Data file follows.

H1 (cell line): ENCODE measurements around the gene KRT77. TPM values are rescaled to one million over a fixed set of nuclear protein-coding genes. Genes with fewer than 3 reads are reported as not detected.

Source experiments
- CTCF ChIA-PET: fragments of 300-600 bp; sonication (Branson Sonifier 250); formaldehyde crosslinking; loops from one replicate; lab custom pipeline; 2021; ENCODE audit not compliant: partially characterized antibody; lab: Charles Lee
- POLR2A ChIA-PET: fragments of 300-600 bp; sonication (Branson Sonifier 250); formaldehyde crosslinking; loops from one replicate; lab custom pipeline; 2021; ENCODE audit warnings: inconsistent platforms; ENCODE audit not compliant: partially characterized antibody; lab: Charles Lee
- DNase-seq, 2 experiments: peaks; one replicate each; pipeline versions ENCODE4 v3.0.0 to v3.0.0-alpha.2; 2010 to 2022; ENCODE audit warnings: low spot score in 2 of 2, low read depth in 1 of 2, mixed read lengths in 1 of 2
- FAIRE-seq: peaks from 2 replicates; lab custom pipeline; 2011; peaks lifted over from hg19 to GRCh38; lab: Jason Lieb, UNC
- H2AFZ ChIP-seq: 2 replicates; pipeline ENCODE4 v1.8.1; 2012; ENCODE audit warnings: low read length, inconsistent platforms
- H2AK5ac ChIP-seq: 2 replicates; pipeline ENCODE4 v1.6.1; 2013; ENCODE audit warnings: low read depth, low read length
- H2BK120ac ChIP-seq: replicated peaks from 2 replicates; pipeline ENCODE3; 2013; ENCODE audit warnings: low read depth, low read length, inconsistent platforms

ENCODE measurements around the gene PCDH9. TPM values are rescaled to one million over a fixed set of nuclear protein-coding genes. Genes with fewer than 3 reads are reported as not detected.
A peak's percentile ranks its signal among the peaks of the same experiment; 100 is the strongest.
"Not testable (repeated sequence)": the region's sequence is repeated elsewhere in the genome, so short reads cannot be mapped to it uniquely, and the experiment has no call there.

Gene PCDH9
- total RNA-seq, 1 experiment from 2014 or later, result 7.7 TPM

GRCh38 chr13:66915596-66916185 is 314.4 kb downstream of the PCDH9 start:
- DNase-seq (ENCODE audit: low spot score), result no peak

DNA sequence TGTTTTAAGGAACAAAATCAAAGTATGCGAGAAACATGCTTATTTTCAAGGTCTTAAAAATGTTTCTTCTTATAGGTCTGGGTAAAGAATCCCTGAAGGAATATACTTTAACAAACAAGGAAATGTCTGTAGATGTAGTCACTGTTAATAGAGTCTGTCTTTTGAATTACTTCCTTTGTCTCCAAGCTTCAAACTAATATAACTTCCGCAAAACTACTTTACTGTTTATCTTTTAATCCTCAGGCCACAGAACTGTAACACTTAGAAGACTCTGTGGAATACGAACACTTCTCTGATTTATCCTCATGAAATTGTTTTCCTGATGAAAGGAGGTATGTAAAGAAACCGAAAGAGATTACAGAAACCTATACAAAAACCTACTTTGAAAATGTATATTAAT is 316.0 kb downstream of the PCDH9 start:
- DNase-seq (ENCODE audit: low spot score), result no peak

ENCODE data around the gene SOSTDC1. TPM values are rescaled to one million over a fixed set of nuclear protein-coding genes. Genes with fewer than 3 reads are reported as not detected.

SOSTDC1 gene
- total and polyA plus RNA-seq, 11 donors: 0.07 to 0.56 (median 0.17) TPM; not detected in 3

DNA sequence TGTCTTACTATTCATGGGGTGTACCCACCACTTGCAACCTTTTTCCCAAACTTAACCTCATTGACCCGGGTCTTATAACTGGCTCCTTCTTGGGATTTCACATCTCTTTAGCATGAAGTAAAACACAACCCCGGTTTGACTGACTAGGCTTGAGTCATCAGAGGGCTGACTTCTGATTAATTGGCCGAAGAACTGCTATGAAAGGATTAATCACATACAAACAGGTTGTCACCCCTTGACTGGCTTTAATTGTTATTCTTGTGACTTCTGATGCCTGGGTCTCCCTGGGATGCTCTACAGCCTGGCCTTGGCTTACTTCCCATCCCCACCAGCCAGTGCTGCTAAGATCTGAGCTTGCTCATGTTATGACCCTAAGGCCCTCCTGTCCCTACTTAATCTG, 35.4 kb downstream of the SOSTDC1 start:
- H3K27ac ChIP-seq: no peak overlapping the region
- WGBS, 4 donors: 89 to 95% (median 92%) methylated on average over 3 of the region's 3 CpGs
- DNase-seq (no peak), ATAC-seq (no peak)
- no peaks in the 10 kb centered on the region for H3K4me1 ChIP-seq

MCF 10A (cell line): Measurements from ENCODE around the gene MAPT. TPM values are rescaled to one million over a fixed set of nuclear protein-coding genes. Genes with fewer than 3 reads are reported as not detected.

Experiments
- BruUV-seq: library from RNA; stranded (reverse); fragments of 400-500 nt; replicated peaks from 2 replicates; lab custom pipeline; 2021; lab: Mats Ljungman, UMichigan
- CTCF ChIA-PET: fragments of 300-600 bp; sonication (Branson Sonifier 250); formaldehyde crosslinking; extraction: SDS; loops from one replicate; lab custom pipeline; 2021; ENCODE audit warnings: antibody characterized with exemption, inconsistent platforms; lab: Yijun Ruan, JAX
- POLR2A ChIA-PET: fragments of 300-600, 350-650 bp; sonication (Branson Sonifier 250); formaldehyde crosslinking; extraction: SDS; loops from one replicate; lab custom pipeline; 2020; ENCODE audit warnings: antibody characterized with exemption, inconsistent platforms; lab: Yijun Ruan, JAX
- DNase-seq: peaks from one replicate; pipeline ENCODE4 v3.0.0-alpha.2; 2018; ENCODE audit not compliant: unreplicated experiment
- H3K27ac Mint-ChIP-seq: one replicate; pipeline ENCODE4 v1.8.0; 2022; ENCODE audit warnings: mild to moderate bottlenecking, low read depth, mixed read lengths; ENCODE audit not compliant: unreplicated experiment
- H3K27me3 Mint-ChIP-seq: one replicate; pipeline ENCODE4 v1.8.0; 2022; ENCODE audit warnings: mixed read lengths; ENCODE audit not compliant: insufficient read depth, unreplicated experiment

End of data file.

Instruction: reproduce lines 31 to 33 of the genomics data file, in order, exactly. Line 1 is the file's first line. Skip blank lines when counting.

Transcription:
- POLR2A ChIA-PET: fragments of 300-600, 350-650 bp; sonication (Branson Sonifier 250); formaldehyde crosslinking; extraction: SDS; loops from one replicate; lab custom pipeline; 2020; ENCODE audit warnings: antibody characterized with exemption, inconsistent platforms; lab: Yijun Ruan, JAX
- DNase-seq: peaks from one replicate; pipeline ENCODE4 v3.0.0-alpha.2; 2018; ENCODE audit not compliant: unreplicated experiment
- H3K27ac Mint-ChIP-seq: one replicate; pipeline ENCODE4 v1.8.0; 2022; ENCODE audit warnings: mild to moderate bottlenecking, low read depth, mixed read lengths; ENCODE audit not compliant: unreplicated experiment